Despite all the diets (including doctor supervised programs), diet books, inexpensive gym memberships, innovative exercise equipment, and other products for weight loss, weight management, and fitness, there is a subset of people for whom none of these weight loss treatments address the root of their problem.

Take Bruce for example. Bruce is an intelligent man.  He knows that the way he treats his body with his unhealthy eating and sedentary lifestyle can make him seriously ill and possibly kill him.  It’s not that he doesn’t care or doesn’t understand the connection between what he does and his health. He’s not in denial about any of these things.  Bruce has made multiple attempts to change his life for the better with respect to his weight and health.  He knows that fad diets don’t work and he knows quite a bit about nutrition.  But, for some reason, his attempts to take better care of himself never last – he never seems to make any headway.  Bruce usually finds himself filled with shame about his appearance and his failed attempts to conquer his health and weight loss problems.  Most of the time he feels caught in a struggle between what he knows to be true and a self-destructive urge that is no match for him.

Bruce is an example of how complicated obesity and dysfunctional eating can be and why people like him should not be treated with a cookie cutter diet and exercise program. Understanding the underlying reasons for the person’s symptoms of excess weight, abnormal eating, and other poor health habits is crucial to helping them be successful. Leading a person with these complications to believe that their problem can be addressed simply by following a diet (usually a rigid one) and having a weight goal is setting the person up for feelings of defeat and shame. And this approach usually will make it more difficult for them to try again.

Bruce, and others like him, usually have deeper-seated psychological barriers that can get more complicated to treat with each successive diet failure.  Sometimes even mental health professionals sometimes need help from other mental health professionals when they experience significant emotional events. This compounding effect is because it’s impossible to be completely objective about your own emotional issues. Therefore, it’s unrealistic to expect people like Bruce to be successful with weight loss while confronted with complicated psychological barriers when those psychological barriers aren’t treated. Despite the fact that psychological barriers take time to conquer and that the person has already been affected by too many weight loss failures in the past, there’s plenty of reason for hope.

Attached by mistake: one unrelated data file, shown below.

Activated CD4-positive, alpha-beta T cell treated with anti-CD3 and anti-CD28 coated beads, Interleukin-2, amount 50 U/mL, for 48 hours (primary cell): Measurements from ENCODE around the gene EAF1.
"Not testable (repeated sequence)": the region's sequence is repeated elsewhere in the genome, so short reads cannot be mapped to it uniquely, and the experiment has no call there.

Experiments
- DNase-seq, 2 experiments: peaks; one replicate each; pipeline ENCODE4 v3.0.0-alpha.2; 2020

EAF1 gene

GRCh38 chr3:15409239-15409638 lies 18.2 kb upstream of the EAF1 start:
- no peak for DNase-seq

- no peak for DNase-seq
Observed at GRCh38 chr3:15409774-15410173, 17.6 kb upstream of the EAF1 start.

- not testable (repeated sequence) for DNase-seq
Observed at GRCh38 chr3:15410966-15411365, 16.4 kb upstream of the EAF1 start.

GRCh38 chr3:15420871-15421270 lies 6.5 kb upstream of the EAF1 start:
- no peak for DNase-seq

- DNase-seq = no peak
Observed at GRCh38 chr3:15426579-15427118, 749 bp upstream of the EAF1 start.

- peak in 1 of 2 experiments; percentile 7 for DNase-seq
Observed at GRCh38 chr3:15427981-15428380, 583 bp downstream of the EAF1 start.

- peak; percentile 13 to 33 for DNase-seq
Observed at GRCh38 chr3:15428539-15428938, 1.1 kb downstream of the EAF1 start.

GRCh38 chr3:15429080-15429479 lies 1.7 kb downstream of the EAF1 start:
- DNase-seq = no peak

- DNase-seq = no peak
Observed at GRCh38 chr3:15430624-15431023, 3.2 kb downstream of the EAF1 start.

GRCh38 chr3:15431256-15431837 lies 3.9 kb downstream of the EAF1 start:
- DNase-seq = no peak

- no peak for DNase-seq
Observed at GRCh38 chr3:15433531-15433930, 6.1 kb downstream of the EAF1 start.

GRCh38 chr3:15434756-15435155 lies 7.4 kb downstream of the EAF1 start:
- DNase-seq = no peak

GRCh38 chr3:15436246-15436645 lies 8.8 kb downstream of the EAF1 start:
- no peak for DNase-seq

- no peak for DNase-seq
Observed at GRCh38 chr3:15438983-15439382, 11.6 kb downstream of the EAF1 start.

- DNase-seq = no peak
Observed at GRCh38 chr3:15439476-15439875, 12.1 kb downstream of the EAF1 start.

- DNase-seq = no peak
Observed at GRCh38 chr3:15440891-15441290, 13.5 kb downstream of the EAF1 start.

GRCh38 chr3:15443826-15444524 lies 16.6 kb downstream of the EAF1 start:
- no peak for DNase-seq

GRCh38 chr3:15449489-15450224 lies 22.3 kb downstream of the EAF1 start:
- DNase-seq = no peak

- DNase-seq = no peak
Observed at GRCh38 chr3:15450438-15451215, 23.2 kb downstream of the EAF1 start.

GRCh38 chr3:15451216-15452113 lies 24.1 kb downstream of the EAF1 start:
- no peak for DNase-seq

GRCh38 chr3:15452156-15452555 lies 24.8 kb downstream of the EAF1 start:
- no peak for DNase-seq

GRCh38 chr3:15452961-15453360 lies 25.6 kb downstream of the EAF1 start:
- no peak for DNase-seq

The most common psychological barriers that get in the way of a person taking good care of themselves have to do with self-esteem and perfectionism. If you don’t think you’re worth caring about, you won’t take care of yourself. If you think nothing’s good enough unless it’s perfect, you’ll quit before you’re ahead. In these cases, the problem isn’t getting the weight off as soon as possible, but learning to accept yourself and life as imperfect. That’s where the hope lies.

As psychological barriers are torn down, Bruce is freer to use the healthy information he already knows, and has been taught, to finally better his health and fitness.

The weight and eating problems are just the way his body and mind expresses his problems – they are symptoms. They are not the problem. It’s like the difference between a fever and an infection. If you have an infection but only treat the symptom (the fever) you still have the infection (the underlying cause). Treating weight and eating problems by focusing only on the weight when there is a serious underlying “infection” serves only to keep the person in a never-ending cycle battling the weight.

People like Bruce are often suffering silently. The myriad of diet programs and even surgery often don’t address all the needs of someone like Bruce. Bruce is in a group of individuals who have problems with weight and eating that aren’t being adequately addressed by the weight loss industry. These same people often think that their lack of success with their weight and health is due to something that’s fundamentally wrong with who they are as a person. Instead, it is more likely that something is wrong with the approach they’re taking and/or the expectations they have of themselves and those placed upon them by others.

Instead of more of the same, like another diet, diet book, workout apparatus, or supplement, we need more programs that address the varying emotional needs of people with weight and eating problems. Because, as you see, the problem may look the same on the outside, but it’s what is inside that matters.